Video of use of Document Generation Example

I have completed a rough first version of this document generation system that is driven by C# code that you write in content controls in a Word document.  As an intro, I’ve recorded a small screen-cast that shows the doc gen system in action.

This post is the tenth in a series of blog posts on generating Open XML documents. Here is the complete list: Generating Open XML WordprocessingML Documents Blog Post Series

Demonstrates an approach to Open XML WordprocessingML document generation that uses C# code in content controls.

V1 of the code that enables this approach to document generation is less than 400 lines of code, so this counts as simply an example program.  This shows the value of using functional programming, meta programming, and Open XML to reduce program size.

I have to note at this point – the example program contains almost no error handling.  If you mistype code in the content controls, you will encounter interesting compiler errors after loading the generated program.  In the long run, I expect to resolve these issues in an interesting way.  While at this point, I’m just playing around with document generation ideas, in the future, I want to build a system that is easy and convenient for non-developers to use.

I plan on posting this code sometime early next week, as well as a video that explains in more detail how the doc gen system works.



  1. Otaku said,

    March 2, 2011 @ 8:59 pm

    This is brilliant! Love the video format presentation, its cuts down on time-to-understanding signficantly.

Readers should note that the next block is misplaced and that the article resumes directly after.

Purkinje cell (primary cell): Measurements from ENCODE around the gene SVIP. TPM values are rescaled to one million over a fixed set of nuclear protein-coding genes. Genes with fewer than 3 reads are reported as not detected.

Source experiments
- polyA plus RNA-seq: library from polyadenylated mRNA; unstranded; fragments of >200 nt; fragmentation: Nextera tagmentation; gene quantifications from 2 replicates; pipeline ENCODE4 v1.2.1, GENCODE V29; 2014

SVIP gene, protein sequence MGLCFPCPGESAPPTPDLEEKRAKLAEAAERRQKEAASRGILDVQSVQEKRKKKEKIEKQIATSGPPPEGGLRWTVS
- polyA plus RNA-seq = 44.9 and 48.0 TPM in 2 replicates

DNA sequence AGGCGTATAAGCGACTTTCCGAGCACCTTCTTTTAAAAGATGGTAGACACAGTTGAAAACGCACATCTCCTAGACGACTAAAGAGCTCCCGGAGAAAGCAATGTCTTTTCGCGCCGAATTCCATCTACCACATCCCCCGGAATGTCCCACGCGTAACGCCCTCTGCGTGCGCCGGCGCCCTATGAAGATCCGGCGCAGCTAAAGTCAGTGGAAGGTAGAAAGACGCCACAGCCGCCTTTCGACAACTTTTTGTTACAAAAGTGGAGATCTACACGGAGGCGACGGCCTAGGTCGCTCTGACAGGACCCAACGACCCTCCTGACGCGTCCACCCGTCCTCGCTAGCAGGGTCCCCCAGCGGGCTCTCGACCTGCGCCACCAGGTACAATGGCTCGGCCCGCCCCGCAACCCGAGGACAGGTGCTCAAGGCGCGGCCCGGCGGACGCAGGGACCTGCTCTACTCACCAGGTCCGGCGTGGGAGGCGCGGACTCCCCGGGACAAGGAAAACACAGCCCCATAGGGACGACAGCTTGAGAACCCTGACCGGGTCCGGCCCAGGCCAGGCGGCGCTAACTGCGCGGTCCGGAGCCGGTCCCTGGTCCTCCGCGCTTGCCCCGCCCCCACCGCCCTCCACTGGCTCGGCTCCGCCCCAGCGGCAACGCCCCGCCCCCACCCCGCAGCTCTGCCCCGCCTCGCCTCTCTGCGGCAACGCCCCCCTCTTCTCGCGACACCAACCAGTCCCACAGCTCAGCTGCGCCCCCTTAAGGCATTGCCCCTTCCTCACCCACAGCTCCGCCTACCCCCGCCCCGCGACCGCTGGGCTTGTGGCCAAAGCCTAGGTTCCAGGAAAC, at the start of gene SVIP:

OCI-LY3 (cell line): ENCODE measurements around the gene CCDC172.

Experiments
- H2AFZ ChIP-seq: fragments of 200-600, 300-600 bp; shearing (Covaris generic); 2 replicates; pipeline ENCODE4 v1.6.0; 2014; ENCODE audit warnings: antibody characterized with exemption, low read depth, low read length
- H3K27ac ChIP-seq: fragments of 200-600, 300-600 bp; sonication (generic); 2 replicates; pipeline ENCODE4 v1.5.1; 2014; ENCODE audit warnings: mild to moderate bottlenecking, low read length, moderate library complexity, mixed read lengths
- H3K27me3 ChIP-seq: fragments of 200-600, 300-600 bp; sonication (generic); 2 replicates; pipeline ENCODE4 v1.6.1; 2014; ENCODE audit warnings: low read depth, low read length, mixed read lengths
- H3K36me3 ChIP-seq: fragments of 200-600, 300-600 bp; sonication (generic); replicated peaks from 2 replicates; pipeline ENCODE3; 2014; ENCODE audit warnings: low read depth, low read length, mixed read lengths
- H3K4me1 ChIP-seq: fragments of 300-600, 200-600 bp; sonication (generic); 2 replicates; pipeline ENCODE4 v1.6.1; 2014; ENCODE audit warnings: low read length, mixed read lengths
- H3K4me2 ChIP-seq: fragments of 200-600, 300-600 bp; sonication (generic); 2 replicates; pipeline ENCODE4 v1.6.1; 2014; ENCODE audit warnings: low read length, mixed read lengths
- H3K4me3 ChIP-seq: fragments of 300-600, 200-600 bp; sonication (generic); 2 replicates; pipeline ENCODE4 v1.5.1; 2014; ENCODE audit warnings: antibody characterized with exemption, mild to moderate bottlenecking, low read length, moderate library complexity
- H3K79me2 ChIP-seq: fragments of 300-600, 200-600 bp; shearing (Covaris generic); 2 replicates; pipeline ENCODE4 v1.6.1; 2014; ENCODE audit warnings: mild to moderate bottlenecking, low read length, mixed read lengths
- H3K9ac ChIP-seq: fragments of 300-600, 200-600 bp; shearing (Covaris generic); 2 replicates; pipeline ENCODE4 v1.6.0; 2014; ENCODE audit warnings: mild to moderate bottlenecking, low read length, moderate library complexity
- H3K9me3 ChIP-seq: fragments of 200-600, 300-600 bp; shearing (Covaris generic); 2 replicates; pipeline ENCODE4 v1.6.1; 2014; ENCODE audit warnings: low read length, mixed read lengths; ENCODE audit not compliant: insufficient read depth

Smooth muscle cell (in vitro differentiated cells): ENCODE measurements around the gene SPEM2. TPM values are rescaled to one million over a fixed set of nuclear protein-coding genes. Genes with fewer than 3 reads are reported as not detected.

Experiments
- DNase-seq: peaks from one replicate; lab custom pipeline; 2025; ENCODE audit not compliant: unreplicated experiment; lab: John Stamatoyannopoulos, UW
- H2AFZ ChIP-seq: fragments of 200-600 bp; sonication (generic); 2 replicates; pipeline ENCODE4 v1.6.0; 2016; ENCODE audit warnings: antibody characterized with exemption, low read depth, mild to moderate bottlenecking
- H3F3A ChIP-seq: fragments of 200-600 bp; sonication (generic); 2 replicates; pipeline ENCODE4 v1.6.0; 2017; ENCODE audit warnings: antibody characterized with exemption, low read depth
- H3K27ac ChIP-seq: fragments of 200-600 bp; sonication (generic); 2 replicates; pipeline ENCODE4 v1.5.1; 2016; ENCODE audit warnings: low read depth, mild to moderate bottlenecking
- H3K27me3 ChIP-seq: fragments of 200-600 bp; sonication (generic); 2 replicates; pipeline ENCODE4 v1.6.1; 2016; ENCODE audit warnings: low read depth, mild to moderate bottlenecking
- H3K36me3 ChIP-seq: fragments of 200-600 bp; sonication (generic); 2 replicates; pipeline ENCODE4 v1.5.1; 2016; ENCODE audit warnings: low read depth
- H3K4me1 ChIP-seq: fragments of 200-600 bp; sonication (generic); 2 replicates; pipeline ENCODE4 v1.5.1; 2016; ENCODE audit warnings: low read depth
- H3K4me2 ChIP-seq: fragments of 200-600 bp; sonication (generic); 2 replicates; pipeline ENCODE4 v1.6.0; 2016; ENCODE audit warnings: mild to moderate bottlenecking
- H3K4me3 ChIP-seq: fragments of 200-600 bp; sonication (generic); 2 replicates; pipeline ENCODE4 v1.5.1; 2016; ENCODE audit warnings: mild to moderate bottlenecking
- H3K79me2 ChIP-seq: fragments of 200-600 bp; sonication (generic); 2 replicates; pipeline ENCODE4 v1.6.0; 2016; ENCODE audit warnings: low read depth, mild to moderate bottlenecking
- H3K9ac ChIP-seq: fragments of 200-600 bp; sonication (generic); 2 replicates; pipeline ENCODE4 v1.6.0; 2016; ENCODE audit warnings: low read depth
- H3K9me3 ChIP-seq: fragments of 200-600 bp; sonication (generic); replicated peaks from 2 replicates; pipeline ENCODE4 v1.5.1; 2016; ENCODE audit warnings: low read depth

I did have one question for this type of docgen solution – under what business circumstance would it be used differently from what a mail merge would be? Or is just a different technical approach to the same problem?

  2. Eric White said,

    March 2, 2011 @ 10:35 pm

    Hi Otaku,

    This solves the same problem, more or less, as mail merge. However, this will operate at scale. While using Word itself is not server-friendly, after creating the template document, this example is not using any server-unfriendly technologies, so using this approach, you could reliably generate 100,000 documents in a day. Using this approach combined with Word Automation Services means that you can develop an application that can predictably and reliably generate as many Word, PDF, or XPS documents as you require. I’m going to record another screen-cast that tests this premise, and generate a large number of documents in a short amount of time.

    There are a wide variety of issues when automating Word (which is what mail merge does). See


  3. Whitney Davidson said,

    April 14, 2012 @ 12:21 pm

    This is a very helpful blog. Thank you so much. I would like to have this used by the rest of my colleagues.


    Whitney D.
    Visit us at SpurPress!

  4. Zeeshan said,

    April 21, 2015 @ 1:27 pm

    Its good piece of work. I am looking for the same thing. From where I can get the code of this project?
    Thank you

  5. Eric White said,

    April 22, 2015 @ 12:39 am


    You may be interested also in some of the other content at this link:

    The link to download the code is in the “Release of V2” post. Here it is:!5731&authkey=!AOs_0PT_ICgWjcg

    Cheers, Eric

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